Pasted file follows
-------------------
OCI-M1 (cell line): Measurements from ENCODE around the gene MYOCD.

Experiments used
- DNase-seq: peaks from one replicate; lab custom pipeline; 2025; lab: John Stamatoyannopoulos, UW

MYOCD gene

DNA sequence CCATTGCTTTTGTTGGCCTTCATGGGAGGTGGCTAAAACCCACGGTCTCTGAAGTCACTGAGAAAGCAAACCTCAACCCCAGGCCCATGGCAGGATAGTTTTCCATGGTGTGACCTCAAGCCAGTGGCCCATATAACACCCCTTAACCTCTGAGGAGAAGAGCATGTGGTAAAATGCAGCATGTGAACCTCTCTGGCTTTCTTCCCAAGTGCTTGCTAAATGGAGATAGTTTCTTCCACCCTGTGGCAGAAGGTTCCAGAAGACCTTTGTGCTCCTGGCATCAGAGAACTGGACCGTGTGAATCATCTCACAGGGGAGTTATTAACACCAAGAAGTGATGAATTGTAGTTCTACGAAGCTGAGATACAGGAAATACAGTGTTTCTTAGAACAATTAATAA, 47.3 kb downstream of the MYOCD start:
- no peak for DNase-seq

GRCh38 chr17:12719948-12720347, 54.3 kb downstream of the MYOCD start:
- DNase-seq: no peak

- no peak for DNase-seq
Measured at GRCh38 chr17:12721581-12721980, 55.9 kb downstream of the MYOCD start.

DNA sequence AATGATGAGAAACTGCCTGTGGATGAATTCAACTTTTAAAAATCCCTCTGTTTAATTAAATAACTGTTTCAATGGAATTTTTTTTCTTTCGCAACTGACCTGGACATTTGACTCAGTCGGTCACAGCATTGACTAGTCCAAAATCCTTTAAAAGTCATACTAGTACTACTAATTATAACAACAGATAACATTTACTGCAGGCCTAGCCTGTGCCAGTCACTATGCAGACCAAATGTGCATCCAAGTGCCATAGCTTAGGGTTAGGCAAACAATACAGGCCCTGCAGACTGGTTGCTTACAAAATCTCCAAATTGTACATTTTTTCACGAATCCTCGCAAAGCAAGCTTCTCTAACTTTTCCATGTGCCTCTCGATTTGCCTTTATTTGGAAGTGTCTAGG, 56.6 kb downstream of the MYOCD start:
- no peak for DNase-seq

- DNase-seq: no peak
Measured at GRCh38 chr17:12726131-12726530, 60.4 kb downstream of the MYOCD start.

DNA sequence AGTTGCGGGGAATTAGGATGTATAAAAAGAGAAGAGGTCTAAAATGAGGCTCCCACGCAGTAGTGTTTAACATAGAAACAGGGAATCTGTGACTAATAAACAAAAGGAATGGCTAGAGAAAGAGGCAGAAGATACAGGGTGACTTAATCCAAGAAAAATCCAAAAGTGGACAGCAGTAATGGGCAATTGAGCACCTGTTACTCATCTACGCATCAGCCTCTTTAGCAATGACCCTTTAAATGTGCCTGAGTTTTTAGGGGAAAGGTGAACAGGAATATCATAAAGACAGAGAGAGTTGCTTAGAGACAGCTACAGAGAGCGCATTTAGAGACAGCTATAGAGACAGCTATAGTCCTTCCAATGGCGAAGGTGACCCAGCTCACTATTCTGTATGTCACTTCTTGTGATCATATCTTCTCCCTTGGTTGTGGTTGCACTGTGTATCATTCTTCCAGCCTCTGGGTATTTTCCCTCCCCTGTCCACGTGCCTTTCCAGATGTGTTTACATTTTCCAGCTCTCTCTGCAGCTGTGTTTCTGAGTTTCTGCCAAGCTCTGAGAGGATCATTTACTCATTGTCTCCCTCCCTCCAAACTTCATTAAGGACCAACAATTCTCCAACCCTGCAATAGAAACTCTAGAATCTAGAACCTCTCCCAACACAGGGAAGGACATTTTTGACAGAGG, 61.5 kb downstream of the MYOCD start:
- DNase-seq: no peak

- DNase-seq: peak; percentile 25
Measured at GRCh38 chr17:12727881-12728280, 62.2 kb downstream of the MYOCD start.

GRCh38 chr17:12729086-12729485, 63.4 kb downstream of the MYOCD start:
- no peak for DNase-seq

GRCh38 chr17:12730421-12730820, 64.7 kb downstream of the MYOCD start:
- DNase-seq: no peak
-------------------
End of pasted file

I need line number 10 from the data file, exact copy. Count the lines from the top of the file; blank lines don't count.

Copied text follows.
Measured at GRCh38 chr17:12721581-12721980, 55.9 kb downstream of the MYOCD start.